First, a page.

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Page:The Sikh Religion, its gurus, sacred writings and authors Vol 6.djvu/420

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408
BHAGATS OF THE GRANTH SAHIB

The days that pass in enjoying them are profitable to my life.[1]

XC

Farid, my dry body hath become a skeleton ; ravens peck at the hollows of my hands and feet ;
Up to the present, God hath not come to mine aid ; behold His servant’s misfortune !

XCI

O ravens, you have searched my skeleton and eaten all my flesh;
But touch not these two eyes, as I hope to behold my Beloved

XCII

O ravens, peck not at my skeleton ; if haply you sit on it, then fly away ;
At any rate, eat not the flesh from where my Lord dwelleth in my skeleton.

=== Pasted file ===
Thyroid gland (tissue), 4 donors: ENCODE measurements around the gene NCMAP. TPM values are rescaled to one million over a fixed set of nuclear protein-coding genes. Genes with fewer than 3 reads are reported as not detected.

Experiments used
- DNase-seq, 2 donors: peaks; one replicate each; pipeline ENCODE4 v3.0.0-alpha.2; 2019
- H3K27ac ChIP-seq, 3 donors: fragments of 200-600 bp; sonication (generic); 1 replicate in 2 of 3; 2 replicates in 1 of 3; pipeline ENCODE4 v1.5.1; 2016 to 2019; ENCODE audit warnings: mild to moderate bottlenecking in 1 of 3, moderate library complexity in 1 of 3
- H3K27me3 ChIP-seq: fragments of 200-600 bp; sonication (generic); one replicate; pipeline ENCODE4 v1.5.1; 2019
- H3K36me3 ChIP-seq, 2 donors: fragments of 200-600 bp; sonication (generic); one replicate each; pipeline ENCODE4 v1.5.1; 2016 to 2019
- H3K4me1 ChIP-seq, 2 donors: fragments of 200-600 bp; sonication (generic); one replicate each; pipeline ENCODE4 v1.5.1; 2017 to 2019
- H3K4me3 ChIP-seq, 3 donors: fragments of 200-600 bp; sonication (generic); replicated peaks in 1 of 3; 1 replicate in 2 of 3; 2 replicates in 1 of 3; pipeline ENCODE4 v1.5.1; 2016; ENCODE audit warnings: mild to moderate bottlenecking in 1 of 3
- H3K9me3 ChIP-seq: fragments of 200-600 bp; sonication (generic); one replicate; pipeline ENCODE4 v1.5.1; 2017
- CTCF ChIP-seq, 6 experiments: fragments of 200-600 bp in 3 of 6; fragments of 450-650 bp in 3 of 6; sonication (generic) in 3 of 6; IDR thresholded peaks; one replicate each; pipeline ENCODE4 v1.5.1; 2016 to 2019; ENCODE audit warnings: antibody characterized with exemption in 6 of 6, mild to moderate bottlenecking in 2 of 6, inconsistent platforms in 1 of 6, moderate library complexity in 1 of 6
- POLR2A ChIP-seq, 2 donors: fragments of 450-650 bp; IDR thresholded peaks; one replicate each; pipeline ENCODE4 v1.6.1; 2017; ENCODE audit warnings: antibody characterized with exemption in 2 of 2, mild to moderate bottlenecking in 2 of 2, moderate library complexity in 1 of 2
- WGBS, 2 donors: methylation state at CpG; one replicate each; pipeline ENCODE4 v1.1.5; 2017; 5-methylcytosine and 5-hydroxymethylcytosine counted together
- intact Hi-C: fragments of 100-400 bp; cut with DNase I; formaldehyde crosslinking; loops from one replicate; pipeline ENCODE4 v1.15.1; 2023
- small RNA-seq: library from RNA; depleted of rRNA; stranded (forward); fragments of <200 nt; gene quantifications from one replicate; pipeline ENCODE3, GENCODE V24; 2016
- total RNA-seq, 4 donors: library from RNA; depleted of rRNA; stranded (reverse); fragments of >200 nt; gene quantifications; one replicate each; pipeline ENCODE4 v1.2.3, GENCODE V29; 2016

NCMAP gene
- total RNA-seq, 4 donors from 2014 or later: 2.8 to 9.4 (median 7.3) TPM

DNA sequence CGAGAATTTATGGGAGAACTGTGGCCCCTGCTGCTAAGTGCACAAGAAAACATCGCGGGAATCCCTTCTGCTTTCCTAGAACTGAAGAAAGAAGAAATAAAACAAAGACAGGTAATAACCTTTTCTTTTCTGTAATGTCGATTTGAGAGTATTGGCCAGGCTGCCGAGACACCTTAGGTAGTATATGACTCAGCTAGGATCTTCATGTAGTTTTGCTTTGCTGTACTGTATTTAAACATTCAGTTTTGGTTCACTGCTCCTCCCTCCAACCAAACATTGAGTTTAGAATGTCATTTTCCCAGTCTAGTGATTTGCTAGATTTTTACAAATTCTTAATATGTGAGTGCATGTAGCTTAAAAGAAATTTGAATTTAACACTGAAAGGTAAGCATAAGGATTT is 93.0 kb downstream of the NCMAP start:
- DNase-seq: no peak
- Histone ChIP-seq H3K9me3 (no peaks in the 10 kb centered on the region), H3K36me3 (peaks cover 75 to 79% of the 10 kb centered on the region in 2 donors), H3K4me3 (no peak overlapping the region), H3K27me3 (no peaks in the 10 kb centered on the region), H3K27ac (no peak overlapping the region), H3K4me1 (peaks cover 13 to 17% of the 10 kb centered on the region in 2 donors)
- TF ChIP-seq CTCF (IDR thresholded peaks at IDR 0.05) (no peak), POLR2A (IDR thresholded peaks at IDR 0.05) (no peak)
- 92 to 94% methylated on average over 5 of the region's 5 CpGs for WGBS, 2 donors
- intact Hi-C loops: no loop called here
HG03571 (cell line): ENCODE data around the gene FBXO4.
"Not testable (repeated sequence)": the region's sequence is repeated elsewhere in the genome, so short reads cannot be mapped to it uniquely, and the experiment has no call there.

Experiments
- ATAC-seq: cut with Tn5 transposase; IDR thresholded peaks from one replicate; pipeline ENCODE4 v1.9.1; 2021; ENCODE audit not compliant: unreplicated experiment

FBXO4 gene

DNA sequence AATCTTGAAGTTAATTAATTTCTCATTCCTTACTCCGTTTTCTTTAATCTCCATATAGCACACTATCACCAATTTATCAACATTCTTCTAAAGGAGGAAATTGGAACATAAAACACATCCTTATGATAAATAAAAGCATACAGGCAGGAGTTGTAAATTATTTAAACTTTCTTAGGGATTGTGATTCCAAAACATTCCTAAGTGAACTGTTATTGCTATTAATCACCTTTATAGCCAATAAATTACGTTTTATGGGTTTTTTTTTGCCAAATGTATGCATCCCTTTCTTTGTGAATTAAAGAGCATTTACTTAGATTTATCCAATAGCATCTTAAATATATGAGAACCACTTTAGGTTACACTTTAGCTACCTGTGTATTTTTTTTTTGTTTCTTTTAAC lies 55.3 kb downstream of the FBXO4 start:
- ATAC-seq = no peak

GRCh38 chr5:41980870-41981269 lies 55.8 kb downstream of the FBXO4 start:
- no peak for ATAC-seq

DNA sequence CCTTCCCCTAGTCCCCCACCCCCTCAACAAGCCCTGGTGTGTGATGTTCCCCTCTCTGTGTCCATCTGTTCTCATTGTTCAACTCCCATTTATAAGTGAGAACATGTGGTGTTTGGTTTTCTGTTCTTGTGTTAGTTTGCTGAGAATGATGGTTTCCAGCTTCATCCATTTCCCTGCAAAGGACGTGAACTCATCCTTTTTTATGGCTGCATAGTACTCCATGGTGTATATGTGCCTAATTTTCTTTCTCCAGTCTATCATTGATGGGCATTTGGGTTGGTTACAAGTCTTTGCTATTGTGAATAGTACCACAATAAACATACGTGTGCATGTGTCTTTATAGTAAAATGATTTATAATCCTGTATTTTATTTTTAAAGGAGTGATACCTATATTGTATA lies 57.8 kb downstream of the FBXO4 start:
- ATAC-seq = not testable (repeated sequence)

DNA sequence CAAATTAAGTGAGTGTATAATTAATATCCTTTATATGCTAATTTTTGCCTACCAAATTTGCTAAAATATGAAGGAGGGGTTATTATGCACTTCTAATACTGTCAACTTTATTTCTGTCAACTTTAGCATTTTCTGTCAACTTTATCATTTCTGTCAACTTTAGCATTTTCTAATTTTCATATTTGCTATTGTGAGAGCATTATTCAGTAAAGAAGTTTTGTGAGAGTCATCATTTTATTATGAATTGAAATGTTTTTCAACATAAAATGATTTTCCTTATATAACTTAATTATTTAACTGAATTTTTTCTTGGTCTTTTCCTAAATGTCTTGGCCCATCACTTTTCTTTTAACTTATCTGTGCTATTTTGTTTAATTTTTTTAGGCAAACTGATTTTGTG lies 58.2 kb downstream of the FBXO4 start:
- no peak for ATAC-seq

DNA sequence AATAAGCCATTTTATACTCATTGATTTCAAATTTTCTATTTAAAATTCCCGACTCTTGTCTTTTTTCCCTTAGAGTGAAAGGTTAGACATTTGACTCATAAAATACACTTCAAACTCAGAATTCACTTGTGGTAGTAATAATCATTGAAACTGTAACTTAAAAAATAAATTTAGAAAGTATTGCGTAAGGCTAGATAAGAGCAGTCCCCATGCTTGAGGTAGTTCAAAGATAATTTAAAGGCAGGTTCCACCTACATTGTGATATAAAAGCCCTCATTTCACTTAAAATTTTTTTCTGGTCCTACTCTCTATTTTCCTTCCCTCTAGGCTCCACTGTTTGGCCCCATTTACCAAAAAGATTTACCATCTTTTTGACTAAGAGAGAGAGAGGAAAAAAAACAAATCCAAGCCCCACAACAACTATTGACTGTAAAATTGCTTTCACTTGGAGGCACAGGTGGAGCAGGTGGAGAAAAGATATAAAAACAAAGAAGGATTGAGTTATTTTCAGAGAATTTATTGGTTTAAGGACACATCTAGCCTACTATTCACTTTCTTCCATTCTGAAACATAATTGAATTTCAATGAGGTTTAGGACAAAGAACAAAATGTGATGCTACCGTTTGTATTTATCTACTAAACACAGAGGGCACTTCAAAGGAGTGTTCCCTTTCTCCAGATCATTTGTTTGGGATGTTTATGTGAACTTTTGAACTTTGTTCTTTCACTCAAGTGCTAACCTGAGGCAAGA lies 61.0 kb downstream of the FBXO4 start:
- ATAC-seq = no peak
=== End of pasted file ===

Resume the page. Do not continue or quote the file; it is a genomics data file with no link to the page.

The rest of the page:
XCIII

Farid, the wretched tomb calleth out, ‘ O homeless, come home !
‘ You shall assuredly come to me ; fear not death.’

XCIV

How many have departed before my very eyes !
Farid, men have different anxieties, and I have mine.

XCV

God saith, ‘ If thou reform thyself, thou shalt meet Me ; on meeting Me thou shalt be happy ;
‘ Farid, if thou remain Mine, all the world shall be thine.’

XCVI

How long shall the trees on the banks retain their place ?
Farid, if thou put water into a frail vessel, how long will it remain ?

  1. Dates and honey are promised to Muhammadans in heaven, but Farīd means that they can be obtained on earth.